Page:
In the 1920s, almost all electric arc welding was done with large, expensive, three-phase motor generators with DC output. Because three-phase primary wall power was usually only available in big cities, most blacksmiths in rural areas were still using the ancient hammer and forge technique to weld metal.
In 1929, Niels Miller recognized the need for a small, affordable arc welder that would operate on the type of electricity readily available in rural Wisconsin. With no money for raw materials, he used scrap sheet metal, core and coil materials to hammer together that first welder in his basement. His simple, non-rotating AC welder was smaller, lighter and less expensive than the DC units currently available.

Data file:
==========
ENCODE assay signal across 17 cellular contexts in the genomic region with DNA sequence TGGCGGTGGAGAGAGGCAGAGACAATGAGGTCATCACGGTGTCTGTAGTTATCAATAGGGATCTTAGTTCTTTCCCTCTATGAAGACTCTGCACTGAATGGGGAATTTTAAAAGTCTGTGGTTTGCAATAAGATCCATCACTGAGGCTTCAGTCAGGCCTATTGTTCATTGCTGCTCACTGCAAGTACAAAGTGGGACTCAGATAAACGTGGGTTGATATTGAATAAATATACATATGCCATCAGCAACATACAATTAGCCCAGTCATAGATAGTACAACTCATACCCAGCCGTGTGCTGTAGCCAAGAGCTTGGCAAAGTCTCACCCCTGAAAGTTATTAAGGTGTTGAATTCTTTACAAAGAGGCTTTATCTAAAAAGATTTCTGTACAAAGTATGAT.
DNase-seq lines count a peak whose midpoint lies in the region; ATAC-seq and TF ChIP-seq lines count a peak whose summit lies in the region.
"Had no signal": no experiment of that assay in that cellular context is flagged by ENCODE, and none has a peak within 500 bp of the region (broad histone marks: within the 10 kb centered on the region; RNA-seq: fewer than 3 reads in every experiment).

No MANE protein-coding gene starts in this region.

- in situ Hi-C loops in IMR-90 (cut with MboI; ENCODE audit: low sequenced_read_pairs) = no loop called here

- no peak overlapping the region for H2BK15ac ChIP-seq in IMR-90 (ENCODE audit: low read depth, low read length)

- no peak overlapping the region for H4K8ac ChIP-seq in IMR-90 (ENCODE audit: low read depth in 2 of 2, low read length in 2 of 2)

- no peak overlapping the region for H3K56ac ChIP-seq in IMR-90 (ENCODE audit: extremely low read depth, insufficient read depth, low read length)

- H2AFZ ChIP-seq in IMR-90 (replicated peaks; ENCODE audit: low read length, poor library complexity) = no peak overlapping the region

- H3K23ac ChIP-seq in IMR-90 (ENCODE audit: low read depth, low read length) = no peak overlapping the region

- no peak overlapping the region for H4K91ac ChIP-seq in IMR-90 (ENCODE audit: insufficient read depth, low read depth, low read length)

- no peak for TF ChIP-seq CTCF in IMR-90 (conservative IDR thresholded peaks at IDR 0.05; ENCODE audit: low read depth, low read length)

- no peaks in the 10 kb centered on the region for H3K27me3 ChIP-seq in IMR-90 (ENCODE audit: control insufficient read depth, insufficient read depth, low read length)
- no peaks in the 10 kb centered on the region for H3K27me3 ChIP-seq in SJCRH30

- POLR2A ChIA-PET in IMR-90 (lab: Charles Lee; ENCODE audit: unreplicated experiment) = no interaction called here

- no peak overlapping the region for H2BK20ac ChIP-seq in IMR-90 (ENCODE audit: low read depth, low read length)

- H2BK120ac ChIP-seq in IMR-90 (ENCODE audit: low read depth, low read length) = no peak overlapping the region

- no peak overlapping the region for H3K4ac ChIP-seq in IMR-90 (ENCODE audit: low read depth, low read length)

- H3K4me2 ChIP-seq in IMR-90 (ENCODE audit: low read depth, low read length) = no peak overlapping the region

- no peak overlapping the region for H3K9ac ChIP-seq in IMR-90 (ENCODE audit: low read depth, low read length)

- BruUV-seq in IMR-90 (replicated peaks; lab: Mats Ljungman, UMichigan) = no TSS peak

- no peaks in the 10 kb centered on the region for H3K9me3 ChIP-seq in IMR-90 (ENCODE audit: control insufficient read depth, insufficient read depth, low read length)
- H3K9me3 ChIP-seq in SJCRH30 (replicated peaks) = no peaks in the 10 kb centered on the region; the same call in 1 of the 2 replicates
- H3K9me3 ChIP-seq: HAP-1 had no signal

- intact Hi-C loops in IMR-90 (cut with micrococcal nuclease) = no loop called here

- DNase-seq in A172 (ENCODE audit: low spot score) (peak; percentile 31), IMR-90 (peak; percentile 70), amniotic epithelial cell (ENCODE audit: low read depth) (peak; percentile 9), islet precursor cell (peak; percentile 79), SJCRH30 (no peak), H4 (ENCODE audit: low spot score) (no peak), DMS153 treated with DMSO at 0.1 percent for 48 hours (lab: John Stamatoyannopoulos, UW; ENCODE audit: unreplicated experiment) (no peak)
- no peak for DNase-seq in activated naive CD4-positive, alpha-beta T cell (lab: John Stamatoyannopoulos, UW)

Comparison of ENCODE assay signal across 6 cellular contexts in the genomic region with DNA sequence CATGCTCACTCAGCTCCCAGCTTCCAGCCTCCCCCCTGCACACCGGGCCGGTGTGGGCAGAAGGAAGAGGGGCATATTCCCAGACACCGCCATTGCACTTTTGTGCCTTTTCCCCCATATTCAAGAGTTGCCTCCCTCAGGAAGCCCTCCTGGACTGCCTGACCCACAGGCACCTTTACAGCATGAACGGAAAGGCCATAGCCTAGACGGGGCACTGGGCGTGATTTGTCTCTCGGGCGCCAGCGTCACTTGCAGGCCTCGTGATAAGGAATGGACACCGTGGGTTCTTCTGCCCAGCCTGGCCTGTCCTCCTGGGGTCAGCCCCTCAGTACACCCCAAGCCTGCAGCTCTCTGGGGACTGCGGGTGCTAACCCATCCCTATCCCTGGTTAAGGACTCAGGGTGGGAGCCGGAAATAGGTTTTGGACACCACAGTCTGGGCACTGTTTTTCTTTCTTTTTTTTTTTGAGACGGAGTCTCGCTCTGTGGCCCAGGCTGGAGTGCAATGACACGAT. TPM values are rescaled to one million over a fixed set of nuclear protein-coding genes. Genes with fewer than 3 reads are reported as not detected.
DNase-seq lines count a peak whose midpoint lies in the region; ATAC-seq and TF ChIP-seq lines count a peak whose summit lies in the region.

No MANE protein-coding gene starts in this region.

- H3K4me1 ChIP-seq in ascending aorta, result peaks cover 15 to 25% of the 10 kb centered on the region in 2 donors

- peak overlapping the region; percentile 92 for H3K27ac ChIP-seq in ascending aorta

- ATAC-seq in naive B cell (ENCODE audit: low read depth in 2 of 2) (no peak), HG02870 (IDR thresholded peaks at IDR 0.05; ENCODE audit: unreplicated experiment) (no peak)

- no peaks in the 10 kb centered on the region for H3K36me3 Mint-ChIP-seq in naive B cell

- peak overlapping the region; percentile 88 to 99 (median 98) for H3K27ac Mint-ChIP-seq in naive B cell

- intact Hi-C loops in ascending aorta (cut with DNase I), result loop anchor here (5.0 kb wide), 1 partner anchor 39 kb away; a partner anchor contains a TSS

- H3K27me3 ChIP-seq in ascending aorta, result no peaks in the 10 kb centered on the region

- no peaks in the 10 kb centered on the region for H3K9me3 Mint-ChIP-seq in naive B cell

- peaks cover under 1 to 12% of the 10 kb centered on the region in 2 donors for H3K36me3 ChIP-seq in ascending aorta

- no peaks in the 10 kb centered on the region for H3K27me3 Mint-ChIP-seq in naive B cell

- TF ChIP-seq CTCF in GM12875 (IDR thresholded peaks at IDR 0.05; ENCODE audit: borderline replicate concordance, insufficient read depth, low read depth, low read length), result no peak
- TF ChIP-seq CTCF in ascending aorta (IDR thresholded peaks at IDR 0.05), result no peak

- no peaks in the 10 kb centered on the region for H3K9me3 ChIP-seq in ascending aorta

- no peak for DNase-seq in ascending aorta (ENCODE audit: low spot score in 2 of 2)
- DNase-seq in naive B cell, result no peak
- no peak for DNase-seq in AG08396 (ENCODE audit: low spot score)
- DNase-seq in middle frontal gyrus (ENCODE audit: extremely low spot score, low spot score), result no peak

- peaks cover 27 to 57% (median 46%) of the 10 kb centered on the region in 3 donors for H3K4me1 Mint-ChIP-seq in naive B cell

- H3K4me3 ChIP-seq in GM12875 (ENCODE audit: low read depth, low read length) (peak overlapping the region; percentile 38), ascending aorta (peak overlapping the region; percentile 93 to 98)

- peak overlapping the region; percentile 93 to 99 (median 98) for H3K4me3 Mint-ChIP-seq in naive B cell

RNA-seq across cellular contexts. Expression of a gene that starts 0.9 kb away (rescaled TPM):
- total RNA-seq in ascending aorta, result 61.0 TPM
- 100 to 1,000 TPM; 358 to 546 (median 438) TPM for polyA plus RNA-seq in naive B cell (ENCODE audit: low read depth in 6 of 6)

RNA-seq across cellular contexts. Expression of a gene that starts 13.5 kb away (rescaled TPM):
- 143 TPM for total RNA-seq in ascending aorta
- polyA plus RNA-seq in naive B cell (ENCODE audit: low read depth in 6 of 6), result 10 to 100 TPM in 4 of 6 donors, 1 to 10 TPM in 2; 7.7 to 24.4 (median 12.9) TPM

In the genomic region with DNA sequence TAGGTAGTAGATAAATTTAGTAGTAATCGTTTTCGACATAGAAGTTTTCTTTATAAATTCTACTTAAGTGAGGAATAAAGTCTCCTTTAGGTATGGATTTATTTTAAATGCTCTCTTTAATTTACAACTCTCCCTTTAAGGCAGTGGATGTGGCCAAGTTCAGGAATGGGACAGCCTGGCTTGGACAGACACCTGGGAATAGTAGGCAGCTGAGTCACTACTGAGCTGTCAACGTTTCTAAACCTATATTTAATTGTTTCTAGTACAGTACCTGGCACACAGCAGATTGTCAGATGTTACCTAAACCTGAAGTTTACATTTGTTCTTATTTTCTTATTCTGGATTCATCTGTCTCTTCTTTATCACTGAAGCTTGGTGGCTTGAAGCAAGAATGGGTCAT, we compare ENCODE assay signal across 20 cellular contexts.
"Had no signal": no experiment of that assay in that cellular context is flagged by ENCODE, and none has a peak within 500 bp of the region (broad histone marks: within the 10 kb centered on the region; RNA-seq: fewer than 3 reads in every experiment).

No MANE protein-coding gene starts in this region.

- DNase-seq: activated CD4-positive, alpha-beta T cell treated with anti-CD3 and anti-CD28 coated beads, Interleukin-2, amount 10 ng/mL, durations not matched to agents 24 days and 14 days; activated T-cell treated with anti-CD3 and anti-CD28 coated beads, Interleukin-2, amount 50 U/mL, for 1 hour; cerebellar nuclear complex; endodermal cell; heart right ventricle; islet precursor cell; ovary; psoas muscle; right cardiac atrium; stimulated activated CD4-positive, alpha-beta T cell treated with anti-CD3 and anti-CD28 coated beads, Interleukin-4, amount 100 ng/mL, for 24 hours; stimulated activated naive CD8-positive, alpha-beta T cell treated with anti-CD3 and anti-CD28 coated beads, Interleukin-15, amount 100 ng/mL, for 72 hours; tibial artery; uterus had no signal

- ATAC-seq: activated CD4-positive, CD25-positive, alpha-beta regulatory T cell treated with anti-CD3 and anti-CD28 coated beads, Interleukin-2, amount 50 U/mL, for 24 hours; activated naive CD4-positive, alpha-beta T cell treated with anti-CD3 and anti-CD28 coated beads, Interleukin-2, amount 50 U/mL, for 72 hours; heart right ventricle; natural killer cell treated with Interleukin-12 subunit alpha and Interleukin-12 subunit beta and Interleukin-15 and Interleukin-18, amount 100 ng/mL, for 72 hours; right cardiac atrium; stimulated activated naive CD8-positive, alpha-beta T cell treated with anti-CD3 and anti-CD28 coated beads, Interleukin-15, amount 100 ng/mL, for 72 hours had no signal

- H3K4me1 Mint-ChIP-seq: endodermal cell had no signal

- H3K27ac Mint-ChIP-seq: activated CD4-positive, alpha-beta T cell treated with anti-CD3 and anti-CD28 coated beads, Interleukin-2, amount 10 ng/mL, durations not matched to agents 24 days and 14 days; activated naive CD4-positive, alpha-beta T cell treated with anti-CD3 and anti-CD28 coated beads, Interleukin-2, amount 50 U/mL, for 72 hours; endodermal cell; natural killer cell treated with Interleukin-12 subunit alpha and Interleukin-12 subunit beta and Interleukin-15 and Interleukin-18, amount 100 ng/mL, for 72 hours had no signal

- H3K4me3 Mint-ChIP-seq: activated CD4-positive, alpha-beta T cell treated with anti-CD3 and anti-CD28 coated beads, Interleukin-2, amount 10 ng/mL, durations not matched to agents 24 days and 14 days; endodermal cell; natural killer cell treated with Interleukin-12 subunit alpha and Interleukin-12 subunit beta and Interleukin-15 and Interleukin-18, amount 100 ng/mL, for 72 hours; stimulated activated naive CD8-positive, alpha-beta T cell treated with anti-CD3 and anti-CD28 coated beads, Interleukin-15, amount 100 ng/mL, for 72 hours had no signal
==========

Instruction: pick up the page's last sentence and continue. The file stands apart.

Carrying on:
Noteworthy Inventions of the 1920s
1920: The hair dryer. Previously, woman dried their hair by inserting a hose in the exhaust of a vacuum cleaner.
1923: By adding scraping blades to Benjamin Holt’s “caterpillar” crawling tractor, the LaPlant-Choate Manufacturing Company produced the first bulldozer in 1923.
1927: Edwin Perkins of Omaha, Nebraska created Kool-Aid. The original flavors were Cherry, Lemon-Lime, Grape, Orange, Root Beer, Strawberry and Raspberry.
1928: Otto Frederick Rowedder of Iowa introduced the world’s first mechanical bread slicer and Charles Strite's spring-loaded, automatic, pop-up toaster finally became a commercial success.